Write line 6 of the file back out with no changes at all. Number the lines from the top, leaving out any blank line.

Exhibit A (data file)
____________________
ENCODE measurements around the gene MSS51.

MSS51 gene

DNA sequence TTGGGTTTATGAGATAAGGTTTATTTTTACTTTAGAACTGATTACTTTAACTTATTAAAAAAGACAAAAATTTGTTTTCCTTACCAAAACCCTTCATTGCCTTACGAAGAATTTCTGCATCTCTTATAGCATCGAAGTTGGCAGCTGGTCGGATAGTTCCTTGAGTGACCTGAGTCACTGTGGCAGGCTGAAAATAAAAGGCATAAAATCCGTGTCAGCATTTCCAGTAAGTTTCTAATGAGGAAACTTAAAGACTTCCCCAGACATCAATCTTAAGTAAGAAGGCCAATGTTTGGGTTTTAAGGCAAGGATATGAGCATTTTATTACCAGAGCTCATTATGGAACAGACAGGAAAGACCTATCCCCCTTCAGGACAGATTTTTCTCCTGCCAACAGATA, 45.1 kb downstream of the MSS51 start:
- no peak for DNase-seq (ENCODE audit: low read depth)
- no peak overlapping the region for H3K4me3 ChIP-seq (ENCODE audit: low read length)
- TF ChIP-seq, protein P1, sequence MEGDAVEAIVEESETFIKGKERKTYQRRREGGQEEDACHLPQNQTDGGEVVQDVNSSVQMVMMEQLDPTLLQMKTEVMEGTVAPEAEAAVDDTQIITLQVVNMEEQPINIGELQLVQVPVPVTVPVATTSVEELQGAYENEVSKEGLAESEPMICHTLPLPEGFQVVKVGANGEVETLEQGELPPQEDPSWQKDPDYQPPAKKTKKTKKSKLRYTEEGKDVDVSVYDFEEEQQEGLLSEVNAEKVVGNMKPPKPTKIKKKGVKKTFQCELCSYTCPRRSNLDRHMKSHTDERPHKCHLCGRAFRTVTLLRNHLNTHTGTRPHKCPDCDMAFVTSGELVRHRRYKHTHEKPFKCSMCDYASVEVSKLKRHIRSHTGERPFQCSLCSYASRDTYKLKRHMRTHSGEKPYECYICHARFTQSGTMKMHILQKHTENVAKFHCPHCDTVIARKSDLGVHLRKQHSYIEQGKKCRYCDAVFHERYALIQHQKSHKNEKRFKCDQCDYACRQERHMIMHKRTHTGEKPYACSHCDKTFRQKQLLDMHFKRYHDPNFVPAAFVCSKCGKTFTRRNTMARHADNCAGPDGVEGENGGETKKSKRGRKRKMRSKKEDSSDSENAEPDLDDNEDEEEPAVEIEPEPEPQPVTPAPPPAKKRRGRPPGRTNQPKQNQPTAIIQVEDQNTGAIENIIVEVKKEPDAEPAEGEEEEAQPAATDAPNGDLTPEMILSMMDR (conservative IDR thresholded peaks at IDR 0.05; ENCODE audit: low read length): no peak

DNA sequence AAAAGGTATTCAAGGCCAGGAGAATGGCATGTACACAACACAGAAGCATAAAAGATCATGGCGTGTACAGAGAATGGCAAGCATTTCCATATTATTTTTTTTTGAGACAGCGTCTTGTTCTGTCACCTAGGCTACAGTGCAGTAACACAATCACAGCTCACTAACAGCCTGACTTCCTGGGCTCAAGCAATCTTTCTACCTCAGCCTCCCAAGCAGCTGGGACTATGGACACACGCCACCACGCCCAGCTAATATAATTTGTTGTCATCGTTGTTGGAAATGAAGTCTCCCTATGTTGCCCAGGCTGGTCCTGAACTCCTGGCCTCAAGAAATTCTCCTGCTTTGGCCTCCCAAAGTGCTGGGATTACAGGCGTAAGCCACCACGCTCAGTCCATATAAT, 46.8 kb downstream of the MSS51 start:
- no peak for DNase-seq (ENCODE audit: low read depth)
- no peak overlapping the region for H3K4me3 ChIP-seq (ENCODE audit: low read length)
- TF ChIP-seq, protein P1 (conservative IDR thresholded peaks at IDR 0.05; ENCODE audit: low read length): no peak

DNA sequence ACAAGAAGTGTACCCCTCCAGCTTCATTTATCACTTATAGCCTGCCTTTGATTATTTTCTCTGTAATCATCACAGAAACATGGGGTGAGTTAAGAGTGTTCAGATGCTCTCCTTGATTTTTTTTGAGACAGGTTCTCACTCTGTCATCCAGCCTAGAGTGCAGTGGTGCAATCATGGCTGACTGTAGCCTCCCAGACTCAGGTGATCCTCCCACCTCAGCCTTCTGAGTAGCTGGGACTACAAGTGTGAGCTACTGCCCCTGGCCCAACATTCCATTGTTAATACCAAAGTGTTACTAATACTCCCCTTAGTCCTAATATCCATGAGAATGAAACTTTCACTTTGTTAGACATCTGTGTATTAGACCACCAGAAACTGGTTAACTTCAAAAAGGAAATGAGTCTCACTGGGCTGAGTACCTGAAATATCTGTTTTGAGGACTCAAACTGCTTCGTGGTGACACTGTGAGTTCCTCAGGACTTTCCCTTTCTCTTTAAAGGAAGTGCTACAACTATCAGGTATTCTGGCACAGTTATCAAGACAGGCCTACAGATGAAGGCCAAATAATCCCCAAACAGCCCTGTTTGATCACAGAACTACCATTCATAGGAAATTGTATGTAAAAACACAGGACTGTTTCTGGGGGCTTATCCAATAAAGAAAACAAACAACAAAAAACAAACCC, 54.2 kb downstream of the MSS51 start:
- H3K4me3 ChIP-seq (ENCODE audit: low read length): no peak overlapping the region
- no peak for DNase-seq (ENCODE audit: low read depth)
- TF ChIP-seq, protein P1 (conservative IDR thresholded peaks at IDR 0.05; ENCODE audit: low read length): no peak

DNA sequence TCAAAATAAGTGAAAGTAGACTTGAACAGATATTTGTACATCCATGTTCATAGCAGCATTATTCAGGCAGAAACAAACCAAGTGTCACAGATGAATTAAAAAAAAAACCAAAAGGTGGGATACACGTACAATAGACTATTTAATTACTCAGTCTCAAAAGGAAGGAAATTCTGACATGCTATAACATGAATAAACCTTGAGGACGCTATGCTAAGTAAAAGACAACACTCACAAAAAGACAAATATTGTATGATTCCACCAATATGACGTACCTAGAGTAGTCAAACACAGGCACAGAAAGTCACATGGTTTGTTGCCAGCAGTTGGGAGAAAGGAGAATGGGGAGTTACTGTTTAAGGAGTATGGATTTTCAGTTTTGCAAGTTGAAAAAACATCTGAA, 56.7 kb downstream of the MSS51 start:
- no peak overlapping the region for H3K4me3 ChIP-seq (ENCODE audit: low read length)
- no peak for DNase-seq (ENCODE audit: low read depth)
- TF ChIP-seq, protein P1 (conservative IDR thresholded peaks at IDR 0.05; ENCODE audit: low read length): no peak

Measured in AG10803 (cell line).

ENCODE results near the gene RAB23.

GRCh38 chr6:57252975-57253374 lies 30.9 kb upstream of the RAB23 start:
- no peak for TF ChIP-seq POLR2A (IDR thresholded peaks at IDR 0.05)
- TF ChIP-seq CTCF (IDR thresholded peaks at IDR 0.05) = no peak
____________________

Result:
- TF ChIP-seq, protein P1, sequence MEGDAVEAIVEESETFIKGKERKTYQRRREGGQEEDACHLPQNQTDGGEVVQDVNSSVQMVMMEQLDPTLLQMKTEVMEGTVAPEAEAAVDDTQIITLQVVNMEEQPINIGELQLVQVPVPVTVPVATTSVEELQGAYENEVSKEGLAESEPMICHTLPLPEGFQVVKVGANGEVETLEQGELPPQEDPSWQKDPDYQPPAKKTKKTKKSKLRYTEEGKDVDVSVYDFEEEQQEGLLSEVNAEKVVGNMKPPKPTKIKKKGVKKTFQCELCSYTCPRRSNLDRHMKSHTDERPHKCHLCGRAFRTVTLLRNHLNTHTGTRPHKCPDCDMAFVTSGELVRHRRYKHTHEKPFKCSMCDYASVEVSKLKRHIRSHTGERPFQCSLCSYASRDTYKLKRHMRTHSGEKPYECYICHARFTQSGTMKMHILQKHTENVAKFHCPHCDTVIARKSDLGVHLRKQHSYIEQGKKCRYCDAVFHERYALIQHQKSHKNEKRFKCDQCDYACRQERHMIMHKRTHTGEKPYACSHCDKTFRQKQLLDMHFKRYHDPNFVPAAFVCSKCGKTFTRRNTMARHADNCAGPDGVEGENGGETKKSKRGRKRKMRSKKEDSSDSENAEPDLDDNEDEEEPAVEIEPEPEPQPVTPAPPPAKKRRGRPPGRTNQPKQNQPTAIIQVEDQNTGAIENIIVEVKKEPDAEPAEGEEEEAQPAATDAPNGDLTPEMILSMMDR (conservative IDR thresholded peaks at IDR 0.05; ENCODE audit: low read length): no peak